Testing N efficient, high methionine corn hybrids with organic farmers

Project Overview

Project Type: Research and Education
Funds awarded in 2017: $196,088.00
Projected End Date: 09/30/2021
Grant Recipient: Mandaamin Institute, Inc.
Region: North Central
State: Wisconsin
Project Coordinator:
Walter Goldstein
Mandaamin Institute, Inc.

Information Products


  • Agronomic: corn


  • Animal Production: feed/forage, feed rations
  • Crop Production: crop improvement and selection, food product quality/safety, nutrient management, organic fertilizers, plant breeding and genetics, tissue analysis, Nitrogen efficient/nitrogen fixing corn
  • Education and Training: demonstration, extension, networking, on-farm/ranch research, participatory research
  • Energy: energy conservation/efficiency
  • Farm Business Management: budgets/cost and returns, value added
  • Natural Resources/Environment: nitrogen efficiency and prevention of pollution from fertilizers
  • Production Systems: dryland farming, organic agriculture, transitioning to organic
  • Soil Management: increasing nitrogen efficiency of crops

    Proposal abstract:

    Corn is North America’s most productive and most grown cereal.  But it has pollution problems due to the necessity for large amounts of nitrogen fertilizers and problems with a lack of nutritional density in its grain.   This research project focused on testing new hybrids bred at the Mandaamin Institute which have potential for resolving both of these problems.  These hybrids possess microbial partnerships that enable the corn to efficiently take up minerals and nitrogen without the use of fertilizers. 

    The hybrids were studied in the context of different farming systems and soil fertility conditions.  Studies with microscopy, field trials on different farms, and mineral and natural isotope analyses showed that

    1) the plants exercise rhizophagic cycles with seed associated bacteria, leading to nitrogen efficiency in field trials, high levels of δ15N in tissues, and grain with high protein and mineral contents;

    2) these partnerships result in comparable yields to manured commercial hybrids where no manure is added to the Mandaamin hybrids;

    3) Hybrids with the Mandaamin inbred C4-6 as a parent particularly express these traits and also appear to fix N2

    4) The C4-6 based Mandaamin hybrids also respond negatively to fresh manure but positively to high organic N and to high soil protein levels resulting from cattle manure. 

    5) The negative effect of fresh manure applications on the C4-6 based hybrids extends to yield and mineral uptake and this problem is worse on soils with low organic matter content.

    6)  The Mandaamin hybrids have grain with a high nutritional value due to their high content of the essential amino acids methionine and lysine and their enhanced mineral content and this may offset a slightly lower yield. 

    Future research should be directed towards testing and confirming concepts developed in the course of this project while extending the testing to more farms.  Breeding should be fostered that focusses on stability for both microbial assisted processes of rhizophagy and N2 fixation coupled with adequate yield performance and enhanced nutritional value under variable soil conditions with reduced N inputs.

    Project objectives from proposal:

    Corn is the major cereal crop for North America and the most productive cereal in the world.  However, conventional corn production is largely dependent on the use of mineral nitrogen fertilizers.  Organic farmers often depend on bought in chicken manure.  Nitrate production in the soil under corn, coupled with the use of these N fertilizers results in surplus nitrate in the soil.  This nitrate is denitrified by bacteria to produce nitrous oxide, a potent greenhouse gas.  The excess nitrate not used by the crop leaches from the soil and causes massive pollution of wells, lakes, rivers, and also the Dead Zone off the Gulf of Mexico.  Modern hybrids have been found to have an enhanced ability to foster microbes in their rhizospheres that increase nitrification in the soil and denitrification (Favela et al., 2021).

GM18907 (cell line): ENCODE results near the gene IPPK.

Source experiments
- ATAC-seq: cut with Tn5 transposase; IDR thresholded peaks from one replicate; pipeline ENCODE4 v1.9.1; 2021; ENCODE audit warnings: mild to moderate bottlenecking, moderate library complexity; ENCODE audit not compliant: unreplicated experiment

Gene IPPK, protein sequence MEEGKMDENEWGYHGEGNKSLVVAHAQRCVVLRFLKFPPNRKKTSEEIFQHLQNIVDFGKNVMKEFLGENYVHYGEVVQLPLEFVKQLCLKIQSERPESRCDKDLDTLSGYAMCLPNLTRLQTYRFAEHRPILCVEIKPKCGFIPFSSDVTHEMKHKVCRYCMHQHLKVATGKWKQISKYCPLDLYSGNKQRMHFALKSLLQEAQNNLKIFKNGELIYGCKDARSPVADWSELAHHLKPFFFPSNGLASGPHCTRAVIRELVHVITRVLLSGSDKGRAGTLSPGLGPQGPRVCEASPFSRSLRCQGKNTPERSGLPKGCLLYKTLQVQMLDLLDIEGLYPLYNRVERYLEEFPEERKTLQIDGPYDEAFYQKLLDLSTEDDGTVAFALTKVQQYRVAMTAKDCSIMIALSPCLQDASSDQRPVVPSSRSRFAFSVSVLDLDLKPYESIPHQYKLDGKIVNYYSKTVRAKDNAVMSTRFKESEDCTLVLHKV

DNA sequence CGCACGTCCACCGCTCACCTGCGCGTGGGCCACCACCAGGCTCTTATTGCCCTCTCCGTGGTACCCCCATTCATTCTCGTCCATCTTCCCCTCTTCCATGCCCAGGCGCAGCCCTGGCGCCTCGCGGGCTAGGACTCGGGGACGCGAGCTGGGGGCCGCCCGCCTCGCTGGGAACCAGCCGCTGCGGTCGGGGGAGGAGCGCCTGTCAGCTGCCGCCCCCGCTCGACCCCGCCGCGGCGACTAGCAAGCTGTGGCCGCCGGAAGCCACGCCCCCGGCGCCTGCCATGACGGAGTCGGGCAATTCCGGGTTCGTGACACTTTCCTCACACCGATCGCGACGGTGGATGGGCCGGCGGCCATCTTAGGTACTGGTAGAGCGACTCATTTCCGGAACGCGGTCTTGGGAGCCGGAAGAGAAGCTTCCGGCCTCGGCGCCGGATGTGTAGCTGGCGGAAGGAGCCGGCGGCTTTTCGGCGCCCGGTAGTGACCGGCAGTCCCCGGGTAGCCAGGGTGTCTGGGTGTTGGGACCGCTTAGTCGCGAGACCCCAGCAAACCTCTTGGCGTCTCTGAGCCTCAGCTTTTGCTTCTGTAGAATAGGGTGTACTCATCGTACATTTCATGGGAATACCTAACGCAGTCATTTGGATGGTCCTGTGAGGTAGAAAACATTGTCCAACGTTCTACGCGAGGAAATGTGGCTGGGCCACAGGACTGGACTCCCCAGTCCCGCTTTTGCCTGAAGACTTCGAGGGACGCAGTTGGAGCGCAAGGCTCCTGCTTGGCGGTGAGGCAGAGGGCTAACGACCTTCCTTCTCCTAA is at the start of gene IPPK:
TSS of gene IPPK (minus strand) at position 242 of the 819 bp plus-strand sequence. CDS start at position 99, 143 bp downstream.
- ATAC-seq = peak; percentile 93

Furthermore, the-sided focus on increased yields may have reduced nutrient density of crops and thereby affect the health of end users.

    This project was about evaluating the impacts and value of new, experimental hybrids which have been developed to reduce the need for nitrogen fertilizers while increasing nutrient density.  These hybrids were developed at the Mandaamin Institute, mostly under organic farming conditions that were N limited.  They resulted from a field based breeding program (Goldstein et al. 2012; 2019) that, up to now, has utilized 51 growing seasons in Wisconsin, Chile, Puerto Rico, and Hawaii.  The program selected corn for the needs of organic farming including for better nutritional value and nitrogen efficiency. The hybrids that resulted may have potential for resolving some of the Midwest’s most intractable problems with corn and N pollution that go beyond organic farming.  This possibility is due to partnerships with microbes (Goldstein, 2016). 

    During this project the impacts and value of the Mandaamin hybrids were evaluated using on-farm testing.  Objectives included 1) testing several Mandaamin hybrids on multiple farms to determine their agronomic and quality characteristics and effects of soil and soil management; 2) examining nutrient uptake, nitrogen efficiency and nitrogen fixation in the hybrids; 3) testing whether inoculating seed with N2 fixing bacteria would improve crop performance and N efficiency.

    Any opinions, findings, conclusions, or recommendations expressed in this publication are those of the author(s) and do not necessarily reflect the view of the U.S. Department of Agriculture or SARE.